xiv. 15. I say, what a call is here to every gracious, Christian heart! How dead must all those be who do not hear it; and why do we talk of the goodness of them, when we cannot find one spark of gratitude in them for all he has done and suffered for us? He stooped very low to raise us from the dus t, to take us out of the belly of hell, and exalt us to heaven. He could not change the nature of the Most High God, and pull down eternal Justice from its throne; but he could become man to satisfy it, and make a way for mercy to flow in upon us. He could not recal past sin, or make it to be what it is not, unworthy of punishment; but he could take our sin upon himself, and bear the whole weight of God's vengeance against us for it, in his own body on the cross. He could not make us our own saviours; and therefore he would save us by himself, and come into the world to be our life, and to be “ made of God unto us wisdom, righteousness, sanctification, and redemption;" I Cor. i. 30. And in return for all this, he says, “ keep my commandments :" still with a view only to the happiness of his creatures; and that their joy might be full, both in the sense of remission, and the recovery of their corrupt, and therefore miserable natures, to the love of God and holiness.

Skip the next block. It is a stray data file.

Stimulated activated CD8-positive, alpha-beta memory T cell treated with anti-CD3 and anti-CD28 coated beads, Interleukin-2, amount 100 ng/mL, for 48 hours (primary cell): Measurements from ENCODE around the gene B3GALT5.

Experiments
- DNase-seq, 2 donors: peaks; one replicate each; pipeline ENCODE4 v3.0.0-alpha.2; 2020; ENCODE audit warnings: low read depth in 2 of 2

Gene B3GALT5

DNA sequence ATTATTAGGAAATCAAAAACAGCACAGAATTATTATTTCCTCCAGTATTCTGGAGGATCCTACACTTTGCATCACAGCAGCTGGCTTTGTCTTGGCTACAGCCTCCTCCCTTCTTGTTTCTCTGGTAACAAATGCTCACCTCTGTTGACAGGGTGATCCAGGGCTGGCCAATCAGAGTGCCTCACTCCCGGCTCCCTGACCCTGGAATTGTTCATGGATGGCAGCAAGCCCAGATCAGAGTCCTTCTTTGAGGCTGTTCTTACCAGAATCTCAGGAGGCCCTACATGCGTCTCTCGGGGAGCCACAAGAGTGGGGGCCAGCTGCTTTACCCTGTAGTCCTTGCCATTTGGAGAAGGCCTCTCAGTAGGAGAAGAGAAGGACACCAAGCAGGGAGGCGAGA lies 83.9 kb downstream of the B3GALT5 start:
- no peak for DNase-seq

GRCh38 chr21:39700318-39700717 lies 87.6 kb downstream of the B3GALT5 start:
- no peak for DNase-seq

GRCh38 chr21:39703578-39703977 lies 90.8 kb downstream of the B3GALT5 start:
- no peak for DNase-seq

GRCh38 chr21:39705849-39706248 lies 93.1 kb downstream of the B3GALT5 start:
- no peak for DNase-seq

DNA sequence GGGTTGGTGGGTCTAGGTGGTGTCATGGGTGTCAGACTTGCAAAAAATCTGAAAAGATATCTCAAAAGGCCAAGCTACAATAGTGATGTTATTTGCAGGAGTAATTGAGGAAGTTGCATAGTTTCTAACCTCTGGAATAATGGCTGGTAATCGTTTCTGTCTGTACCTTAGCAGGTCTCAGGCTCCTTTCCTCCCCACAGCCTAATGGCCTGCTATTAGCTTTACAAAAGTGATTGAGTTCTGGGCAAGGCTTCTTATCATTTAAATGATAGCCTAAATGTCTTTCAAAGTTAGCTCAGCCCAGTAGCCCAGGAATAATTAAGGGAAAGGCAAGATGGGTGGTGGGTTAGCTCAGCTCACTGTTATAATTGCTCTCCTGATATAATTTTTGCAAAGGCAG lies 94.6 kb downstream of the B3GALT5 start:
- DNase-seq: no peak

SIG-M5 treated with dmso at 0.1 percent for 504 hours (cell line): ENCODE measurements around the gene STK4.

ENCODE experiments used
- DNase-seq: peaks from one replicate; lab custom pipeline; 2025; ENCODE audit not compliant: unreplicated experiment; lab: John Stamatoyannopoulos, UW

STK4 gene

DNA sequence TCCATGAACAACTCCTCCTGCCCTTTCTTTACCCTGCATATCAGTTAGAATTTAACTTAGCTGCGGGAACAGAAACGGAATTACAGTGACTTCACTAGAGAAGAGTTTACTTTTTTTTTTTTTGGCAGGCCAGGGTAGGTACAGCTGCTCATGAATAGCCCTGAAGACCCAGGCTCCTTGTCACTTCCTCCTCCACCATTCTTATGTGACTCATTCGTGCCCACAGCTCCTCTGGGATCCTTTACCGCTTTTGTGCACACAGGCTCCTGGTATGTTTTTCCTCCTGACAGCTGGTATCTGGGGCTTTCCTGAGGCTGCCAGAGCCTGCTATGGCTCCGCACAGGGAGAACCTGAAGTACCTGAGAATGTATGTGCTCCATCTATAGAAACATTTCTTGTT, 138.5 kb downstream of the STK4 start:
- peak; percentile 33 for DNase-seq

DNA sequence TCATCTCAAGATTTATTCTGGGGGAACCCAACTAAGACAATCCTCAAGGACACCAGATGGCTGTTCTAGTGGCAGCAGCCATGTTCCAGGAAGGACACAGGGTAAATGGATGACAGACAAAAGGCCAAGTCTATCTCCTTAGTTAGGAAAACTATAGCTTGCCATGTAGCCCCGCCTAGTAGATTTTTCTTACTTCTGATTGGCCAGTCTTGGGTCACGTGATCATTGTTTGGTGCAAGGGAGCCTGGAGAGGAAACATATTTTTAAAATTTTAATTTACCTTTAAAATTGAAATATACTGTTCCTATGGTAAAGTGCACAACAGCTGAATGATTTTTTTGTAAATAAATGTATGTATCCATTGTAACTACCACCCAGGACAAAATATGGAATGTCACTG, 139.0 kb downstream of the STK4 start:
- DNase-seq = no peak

Oh! then,“ search the Scriptures,” both for faith and practice; that having the Lord Jesus Christ testified to your hearts, you may walk worthy of him unto all pleasing, and receive the kingdom of God as little children, by the full submission of your wills to his teaching and authority. Let it not seem grievous to you to